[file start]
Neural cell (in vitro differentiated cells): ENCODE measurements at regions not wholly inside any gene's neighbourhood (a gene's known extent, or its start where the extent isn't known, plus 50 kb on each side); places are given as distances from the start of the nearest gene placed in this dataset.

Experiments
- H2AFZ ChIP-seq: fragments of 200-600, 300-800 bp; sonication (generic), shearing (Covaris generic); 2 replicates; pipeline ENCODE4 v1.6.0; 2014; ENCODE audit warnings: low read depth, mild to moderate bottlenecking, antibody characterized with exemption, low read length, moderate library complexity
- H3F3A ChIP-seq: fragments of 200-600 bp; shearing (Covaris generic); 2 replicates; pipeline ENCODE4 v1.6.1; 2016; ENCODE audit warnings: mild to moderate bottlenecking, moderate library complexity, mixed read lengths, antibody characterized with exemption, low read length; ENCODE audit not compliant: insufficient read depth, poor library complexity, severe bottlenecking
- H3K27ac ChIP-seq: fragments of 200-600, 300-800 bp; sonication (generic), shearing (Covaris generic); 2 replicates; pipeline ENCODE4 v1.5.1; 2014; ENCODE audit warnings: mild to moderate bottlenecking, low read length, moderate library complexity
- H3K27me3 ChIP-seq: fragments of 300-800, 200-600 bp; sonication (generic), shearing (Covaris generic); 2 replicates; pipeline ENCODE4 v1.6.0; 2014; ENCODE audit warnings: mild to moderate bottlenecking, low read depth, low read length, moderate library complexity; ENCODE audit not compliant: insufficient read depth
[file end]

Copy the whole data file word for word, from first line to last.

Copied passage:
Neural cell (in vitro differentiated cells): ENCODE measurements at regions not wholly inside any gene's neighbourhood (a gene's known extent, or its start where the extent isn't known, plus 50 kb on each side); places are given as distances from the start of the nearest gene placed in this dataset.

Experiments
- H2AFZ ChIP-seq: fragments of 200-600, 300-800 bp; sonication (generic), shearing (Covaris generic); 2 replicates; pipeline ENCODE4 v1.6.0; 2014; ENCODE audit warnings: low read depth, mild to moderate bottlenecking, antibody characterized with exemption, low read length, moderate library complexity
- H3F3A ChIP-seq: fragments of 200-600 bp; shearing (Covaris generic); 2 replicates; pipeline ENCODE4 v1.6.1; 2016; ENCODE audit warnings: mild to moderate bottlenecking, moderate library complexity, mixed read lengths, antibody characterized with exemption, low read length; ENCODE audit not compliant: insufficient read depth, poor library complexity, severe bottlenecking
- H3K27ac ChIP-seq: fragments of 200-600, 300-800 bp; sonication (generic), shearing (Covaris generic); 2 replicates; pipeline ENCODE4 v1.5.1; 2014; ENCODE audit warnings: mild to moderate bottlenecking, low read length, moderate library complexity
- H3K27me3 ChIP-seq: fragments of 300-800, 200-600 bp; sonication (generic), shearing (Covaris generic); 2 replicates; pipeline ENCODE4 v1.6.0; 2014; ENCODE audit warnings: mild to moderate bottlenecking, low read depth, low read length, moderate library complexity; ENCODE audit not compliant: insufficient read depth